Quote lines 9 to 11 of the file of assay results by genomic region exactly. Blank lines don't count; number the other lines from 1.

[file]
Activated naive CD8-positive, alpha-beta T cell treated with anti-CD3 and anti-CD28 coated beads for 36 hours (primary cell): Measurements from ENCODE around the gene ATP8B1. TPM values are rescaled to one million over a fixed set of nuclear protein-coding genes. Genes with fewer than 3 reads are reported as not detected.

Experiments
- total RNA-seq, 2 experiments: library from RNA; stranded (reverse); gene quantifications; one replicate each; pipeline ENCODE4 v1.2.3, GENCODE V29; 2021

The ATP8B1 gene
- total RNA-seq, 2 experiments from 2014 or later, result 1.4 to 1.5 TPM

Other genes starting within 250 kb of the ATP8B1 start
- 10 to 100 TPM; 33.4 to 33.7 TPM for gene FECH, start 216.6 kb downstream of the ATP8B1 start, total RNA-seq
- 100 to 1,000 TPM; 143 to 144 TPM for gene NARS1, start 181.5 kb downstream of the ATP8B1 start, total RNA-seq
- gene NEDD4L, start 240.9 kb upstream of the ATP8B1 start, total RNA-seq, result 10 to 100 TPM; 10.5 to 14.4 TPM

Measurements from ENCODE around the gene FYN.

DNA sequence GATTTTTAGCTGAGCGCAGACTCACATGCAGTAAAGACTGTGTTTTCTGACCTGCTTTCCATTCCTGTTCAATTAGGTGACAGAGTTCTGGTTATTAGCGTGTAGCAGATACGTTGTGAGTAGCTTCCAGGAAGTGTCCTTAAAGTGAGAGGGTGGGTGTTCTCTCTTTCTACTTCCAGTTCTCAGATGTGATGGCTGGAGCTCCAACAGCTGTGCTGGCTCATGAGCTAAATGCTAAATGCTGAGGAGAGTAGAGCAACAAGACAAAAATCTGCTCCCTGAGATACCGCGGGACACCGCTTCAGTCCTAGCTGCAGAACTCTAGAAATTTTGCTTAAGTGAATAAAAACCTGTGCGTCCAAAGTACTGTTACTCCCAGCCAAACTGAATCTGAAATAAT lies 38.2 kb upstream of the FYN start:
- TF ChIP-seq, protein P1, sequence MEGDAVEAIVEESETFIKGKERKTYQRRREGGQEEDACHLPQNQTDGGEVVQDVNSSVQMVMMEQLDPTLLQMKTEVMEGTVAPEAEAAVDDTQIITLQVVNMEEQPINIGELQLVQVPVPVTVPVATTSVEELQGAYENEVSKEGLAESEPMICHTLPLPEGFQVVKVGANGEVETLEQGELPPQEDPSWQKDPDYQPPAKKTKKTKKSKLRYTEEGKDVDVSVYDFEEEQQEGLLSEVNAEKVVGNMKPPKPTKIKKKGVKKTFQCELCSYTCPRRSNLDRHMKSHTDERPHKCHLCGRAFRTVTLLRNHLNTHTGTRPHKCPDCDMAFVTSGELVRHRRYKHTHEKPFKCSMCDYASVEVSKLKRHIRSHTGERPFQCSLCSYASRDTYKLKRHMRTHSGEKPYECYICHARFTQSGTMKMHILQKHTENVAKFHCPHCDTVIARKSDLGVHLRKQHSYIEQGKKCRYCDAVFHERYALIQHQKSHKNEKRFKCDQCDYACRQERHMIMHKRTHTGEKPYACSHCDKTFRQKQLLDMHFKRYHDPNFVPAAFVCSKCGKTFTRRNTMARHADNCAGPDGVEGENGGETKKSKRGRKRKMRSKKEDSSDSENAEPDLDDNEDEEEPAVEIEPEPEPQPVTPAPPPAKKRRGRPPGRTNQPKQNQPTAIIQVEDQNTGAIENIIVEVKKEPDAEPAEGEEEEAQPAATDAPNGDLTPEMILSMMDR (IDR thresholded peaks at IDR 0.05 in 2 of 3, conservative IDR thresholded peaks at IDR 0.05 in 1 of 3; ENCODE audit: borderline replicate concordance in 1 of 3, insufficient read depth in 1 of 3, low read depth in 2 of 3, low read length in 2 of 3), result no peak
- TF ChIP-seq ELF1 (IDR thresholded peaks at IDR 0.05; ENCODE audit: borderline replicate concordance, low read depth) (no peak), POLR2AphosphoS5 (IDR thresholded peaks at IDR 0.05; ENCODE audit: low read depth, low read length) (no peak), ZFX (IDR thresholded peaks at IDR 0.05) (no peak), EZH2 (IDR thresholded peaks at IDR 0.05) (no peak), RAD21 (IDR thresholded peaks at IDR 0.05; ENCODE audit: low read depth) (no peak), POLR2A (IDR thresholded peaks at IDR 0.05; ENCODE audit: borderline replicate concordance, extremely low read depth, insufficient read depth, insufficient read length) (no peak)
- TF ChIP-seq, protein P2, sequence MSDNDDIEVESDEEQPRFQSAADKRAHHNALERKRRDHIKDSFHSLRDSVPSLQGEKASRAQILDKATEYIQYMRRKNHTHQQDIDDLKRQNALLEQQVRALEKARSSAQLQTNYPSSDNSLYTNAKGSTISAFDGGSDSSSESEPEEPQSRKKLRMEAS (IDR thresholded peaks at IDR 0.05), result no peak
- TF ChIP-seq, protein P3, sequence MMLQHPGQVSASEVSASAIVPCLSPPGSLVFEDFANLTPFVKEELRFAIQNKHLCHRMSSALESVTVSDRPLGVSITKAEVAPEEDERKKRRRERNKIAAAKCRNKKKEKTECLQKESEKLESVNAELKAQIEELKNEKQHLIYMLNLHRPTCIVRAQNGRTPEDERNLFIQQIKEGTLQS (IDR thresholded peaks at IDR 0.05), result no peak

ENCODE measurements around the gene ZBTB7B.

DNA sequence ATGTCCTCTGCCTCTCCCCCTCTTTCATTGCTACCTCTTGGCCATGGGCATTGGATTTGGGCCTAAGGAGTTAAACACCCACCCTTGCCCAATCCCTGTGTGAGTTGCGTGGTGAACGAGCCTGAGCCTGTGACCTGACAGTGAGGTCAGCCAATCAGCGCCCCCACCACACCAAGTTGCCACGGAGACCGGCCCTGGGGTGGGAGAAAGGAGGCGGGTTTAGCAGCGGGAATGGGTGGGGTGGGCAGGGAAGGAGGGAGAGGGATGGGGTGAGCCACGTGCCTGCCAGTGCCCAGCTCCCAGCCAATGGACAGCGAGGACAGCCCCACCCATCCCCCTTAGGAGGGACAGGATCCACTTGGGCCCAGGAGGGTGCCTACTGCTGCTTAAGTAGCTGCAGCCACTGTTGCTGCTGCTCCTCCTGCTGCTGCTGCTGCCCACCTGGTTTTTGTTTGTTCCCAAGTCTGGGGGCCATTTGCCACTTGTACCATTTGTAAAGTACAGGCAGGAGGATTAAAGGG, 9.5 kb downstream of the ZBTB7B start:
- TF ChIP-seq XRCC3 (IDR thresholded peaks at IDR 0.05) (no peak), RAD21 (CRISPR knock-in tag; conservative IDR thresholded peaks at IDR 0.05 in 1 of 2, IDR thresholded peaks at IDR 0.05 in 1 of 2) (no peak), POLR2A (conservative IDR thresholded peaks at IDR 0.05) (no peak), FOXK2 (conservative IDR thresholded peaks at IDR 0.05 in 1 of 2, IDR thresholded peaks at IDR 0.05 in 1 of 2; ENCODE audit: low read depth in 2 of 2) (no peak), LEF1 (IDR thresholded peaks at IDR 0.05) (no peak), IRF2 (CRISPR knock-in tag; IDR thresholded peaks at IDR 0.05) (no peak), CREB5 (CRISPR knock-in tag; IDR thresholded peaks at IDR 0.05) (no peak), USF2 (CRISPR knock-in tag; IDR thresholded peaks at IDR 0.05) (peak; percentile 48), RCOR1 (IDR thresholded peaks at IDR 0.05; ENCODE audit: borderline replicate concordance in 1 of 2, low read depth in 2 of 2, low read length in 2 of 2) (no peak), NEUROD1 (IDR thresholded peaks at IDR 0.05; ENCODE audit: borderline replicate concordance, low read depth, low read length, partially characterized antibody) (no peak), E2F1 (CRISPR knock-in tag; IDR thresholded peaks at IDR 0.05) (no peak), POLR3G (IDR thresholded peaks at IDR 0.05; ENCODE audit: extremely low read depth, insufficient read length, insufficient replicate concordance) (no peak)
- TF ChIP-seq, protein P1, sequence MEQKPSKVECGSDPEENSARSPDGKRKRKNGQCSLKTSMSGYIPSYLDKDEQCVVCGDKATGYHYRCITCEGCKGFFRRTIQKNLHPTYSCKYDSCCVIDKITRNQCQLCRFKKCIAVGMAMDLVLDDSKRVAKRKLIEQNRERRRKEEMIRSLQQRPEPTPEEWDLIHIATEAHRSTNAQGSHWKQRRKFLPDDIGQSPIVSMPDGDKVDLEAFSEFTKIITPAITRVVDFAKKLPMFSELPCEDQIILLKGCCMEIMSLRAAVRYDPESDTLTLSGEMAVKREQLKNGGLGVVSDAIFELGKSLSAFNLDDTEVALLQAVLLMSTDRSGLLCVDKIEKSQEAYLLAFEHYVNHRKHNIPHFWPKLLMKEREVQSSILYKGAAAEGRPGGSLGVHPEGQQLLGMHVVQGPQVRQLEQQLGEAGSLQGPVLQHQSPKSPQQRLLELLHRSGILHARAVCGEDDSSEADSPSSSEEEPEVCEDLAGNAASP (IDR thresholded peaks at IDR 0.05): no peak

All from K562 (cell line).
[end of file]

- gene NEDD4L, start 240.9 kb upstream of the ATP8B1 start, total RNA-seq, result 10 to 100 TPM; 10.5 to 14.4 TPM

Measurements from ENCODE around the gene FYN.

DNA sequence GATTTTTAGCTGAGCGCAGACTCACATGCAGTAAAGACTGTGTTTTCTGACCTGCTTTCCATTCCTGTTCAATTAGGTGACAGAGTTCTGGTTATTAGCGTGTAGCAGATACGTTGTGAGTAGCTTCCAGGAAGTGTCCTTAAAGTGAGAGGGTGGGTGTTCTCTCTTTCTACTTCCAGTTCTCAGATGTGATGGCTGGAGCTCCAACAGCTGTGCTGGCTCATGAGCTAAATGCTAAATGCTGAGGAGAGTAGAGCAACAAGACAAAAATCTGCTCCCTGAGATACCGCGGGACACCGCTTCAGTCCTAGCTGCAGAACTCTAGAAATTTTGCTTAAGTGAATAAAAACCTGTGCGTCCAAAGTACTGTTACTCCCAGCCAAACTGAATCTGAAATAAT lies 38.2 kb upstream of the FYN start: